A common conclusion I drew from the fest is that many of the artists there could be stars tomorrow. They have the tracks, they have the look, and they have the charisma. Hopefully they get the breaks. Put those artists in front of a 1000, 5000, and they’re equally as ready to handle the crowd. As Will said, straight killers down there. Tucson has artists just waiting to break out. Cash Lansky was next for us and he was one of those dudes. Straight stage killer. Everything about him is magnetic and crazy. His hair is all over the place like his movement on the stage, and then he stops and hits the crowd with that smile. The crowd also sang along to every chorus and when I Got the Juice dropped, forget about it! It didn’t feel like 4pm in the afternoon. Again, it bears repeating I could’ve hung out at the main stage all day because it was packed full of Tucson’s finest.
I left, however, to the Studio One stage to catch a potion of Doni’s set. Doni has a unique sound I personally enjoy a lot and I wanted to see him live. It was cool. He gave his homies in Adobe House some shine and the sound troubles continued to plague that stage. Doni ultimately decided to throw his mic in frustrated rock star fashion.
After Doni, we recorded interviews with Cash Lanky and Lando Chill while waiting for some food. The food experience was my only gripe. I’ve told Pike what I thought the issue was so I won’t belabor the point here. I will only say I once thought Chinese food couldn’t be messed up. I was wrong.
The second half of the day begun after our interviews and so far I couldn’t believe the day I had already had. Only one set sucked during the first half. Only one. And the evening sets still had:
Rubix; Roqy Tyraid; Chezale; Shining Soul; Black One; EZGoin; Squad Deep; Big Ox; Roch; Jaca Zulu; Elijah Kilo; Marley B; Lando Chill; and of course, Murs, whose solo stuff and Living Legends work has always been some of my favorite.
At this point in the night, I stopped taking notes. This was too good to worry about writing and taking pictures. I just wanted to experience it. I wanted to fanboy out to live music. I wanted to celebrate because this was a festival. Jovial and celebratory. And I did. I remember Rubix going from house beats to hip hop beats to 80s hair metal and it all sounding outrageous on that loading dock. Jabee rapping with conviction and full of soul being the type of artist I want to hear every word and then read his lyrics later to capture the density of his thoughts. Roqy Tyraid following with the same type of lyrics only sped up to 120 WPMs. I still don’t understand how he manages to get out all those syllables without a backing track. But he’s a professional and spits like his life depends on it. Oh and his pop hit full of Disney references is so witty. Also look out for his track produced by Galore. I’m happy to see the Guild and the (Writers) Guild are collaborating. This is good, right?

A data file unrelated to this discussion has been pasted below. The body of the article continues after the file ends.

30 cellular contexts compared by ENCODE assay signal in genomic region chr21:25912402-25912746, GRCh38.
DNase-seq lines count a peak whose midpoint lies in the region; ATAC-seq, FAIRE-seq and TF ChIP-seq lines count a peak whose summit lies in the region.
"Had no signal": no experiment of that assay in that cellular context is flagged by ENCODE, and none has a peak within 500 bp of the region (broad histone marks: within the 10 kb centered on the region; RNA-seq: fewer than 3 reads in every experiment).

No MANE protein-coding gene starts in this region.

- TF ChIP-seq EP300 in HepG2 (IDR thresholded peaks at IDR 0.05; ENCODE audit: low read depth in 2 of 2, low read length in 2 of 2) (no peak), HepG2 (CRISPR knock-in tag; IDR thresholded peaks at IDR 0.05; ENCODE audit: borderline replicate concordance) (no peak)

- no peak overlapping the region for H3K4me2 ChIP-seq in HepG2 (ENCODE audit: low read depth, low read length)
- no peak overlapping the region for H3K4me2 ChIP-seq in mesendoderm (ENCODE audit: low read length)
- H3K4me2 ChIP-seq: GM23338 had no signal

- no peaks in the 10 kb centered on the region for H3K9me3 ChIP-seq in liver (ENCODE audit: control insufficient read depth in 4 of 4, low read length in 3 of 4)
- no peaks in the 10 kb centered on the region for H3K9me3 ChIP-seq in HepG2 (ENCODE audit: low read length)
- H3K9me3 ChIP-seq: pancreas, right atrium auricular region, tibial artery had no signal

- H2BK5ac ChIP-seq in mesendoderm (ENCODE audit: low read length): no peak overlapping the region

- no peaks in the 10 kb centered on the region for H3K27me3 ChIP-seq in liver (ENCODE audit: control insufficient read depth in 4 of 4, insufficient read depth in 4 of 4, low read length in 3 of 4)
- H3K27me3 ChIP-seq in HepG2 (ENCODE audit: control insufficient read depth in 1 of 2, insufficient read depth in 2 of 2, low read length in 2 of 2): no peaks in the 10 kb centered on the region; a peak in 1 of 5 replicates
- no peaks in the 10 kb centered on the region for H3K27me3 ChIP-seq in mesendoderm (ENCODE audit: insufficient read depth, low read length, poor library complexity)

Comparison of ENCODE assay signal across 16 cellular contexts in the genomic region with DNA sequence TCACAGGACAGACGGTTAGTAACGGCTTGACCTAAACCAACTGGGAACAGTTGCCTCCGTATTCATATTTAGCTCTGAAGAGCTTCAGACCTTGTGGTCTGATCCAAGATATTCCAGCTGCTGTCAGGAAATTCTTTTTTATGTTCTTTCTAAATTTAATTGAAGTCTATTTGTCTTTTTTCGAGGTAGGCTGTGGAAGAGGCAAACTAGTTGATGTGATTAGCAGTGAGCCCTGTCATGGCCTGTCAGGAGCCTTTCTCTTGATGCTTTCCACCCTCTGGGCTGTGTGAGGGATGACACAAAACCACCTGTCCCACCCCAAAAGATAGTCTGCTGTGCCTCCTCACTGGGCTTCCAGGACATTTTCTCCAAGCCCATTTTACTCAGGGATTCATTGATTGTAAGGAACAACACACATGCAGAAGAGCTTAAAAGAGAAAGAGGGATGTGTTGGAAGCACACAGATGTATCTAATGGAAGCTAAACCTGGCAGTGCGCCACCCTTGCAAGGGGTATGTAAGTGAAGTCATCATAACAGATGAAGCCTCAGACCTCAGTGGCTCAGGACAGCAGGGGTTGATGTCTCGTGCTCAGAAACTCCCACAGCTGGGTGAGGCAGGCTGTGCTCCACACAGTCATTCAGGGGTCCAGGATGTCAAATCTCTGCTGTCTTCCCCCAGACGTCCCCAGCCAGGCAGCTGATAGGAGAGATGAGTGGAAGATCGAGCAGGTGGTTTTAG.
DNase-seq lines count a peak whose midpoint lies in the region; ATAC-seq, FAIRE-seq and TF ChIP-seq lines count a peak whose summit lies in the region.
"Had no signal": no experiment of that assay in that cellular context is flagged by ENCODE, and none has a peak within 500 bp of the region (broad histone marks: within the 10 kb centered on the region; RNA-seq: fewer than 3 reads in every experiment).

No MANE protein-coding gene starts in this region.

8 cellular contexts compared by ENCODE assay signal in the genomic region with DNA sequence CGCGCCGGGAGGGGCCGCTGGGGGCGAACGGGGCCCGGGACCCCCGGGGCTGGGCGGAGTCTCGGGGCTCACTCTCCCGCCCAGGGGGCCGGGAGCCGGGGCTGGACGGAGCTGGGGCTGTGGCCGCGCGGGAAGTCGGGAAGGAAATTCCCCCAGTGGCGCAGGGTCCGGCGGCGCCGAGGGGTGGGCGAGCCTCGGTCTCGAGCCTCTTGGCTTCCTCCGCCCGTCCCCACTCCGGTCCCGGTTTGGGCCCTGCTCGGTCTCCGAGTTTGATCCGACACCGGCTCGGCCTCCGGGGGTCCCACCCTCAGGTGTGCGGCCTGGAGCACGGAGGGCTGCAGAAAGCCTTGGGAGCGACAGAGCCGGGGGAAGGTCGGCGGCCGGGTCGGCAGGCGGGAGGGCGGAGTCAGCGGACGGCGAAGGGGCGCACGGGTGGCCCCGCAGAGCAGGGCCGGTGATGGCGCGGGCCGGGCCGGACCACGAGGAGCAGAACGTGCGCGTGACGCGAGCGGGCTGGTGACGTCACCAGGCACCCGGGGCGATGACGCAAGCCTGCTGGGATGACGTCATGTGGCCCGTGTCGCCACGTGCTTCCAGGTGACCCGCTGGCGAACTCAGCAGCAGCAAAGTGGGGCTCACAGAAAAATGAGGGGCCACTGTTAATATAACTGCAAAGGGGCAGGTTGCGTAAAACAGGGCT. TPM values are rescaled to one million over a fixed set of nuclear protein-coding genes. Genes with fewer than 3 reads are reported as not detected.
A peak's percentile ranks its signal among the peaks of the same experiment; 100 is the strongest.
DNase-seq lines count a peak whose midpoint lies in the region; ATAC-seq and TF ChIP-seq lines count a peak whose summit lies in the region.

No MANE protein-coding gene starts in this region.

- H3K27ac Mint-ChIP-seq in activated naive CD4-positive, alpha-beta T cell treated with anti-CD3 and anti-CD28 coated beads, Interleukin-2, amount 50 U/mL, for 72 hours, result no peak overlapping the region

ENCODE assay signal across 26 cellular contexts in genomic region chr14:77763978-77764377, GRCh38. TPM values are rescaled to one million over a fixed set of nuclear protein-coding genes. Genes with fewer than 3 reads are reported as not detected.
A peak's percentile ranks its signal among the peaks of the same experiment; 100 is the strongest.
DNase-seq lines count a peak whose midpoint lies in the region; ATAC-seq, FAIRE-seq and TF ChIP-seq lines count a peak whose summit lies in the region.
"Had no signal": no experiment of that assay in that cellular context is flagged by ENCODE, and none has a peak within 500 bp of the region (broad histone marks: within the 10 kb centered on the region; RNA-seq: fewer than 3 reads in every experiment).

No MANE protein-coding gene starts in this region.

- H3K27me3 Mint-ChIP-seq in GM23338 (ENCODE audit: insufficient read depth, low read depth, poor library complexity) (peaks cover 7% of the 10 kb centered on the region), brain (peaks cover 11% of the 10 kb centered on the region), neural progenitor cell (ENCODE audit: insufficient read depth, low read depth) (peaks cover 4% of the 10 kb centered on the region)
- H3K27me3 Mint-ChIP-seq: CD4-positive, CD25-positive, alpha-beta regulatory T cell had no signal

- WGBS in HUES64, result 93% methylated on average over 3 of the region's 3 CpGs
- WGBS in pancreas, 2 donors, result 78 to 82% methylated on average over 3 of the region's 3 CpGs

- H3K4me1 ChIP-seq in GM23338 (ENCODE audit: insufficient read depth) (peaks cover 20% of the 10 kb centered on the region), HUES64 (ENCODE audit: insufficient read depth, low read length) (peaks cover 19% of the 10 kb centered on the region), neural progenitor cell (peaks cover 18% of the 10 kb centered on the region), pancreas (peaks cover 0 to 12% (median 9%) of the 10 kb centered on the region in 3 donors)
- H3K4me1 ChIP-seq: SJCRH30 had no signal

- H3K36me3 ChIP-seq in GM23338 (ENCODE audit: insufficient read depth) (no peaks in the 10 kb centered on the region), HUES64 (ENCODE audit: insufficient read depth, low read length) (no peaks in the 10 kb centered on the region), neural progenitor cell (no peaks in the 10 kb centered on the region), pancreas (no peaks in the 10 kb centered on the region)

Hahaha it's crazy I still have so much more to say. The day had already been chock full of memorable moments and straight stage killers. Like Black One on the Outdoor Stage! I like his music but it's an experience live. His track with Blaine Coffee on the hook sounds huge live. I caught EZGoin who brings a soulful, rapping and singing and just being an all around talented dude full of charisma and charm. I'm glad he finally dropped Oh My Goodness cause I've been singing it since the show.
The night for me finished up with Big Ox, who spit grimey in your face bars. I mean literally, he got up in the Doni’s Abobe House cremates and spit witty, dope bars. Put him in a time machine and drop him on Lennon Ave. in 1995 and he’d be right at home. The I caught Marley B on the main stage. He’s a tour de force, rapping fast and causing mass amounts of movement, literally not one head was still. Another memorable moment for me was during For the Likes when on stage we witnessed Marley, Jaca Zulu, Black One, Ripdee, and one other person I can’t remember vibing the fuck out. I mean literally going ape shit on stage, jumping, arms swaying. It was a sight to see. Again, it was a celebration and it felt like it.
For us, Lando Chill close out the night. He is plain and simple a charismatic, magnetic artist. And I mean artist. He's diverse in his sound and he sings and raps beautifully. He smiles, he vibes cool, and he has such a dope sound. Lando is hands down one of my favorite Arizona artists. After his Rap Van and his set at the Tucson Hip Hop Fest, I will never miss another live show if I can help it. You shouldn’t either.
It was truly an amazing show befitting of a festival. I lost myself in the jovial, celebratory moment Tucson Hip Hop was experiencing. The best of the best got on stage and the spotlight was theirs. They didn't mess up in that moment nor was the moment too big. Each deserved the shine they got.
And the brightest spotlight was saved for Tucson itself. The city showed up and celebrated the best artists doing it. Fans showed up to support. This wasn't a showcase of rappers, it was a party with the best doing it being straight killers. A cool moment for me came when I went to grab Cash Lansky for an interview. He was talking to a dad and a son. The son wasn't related to anyone nor friends with any artist. He genuinely liked Cash and was excited to meet him and with having seen him live. He said he loved hip hop and wished he could've gone to the Migos show that night. If he could've he would've went to both shows he said, but since it was sold out, he was happy he could experience the entire festival. I couldn’t concur more.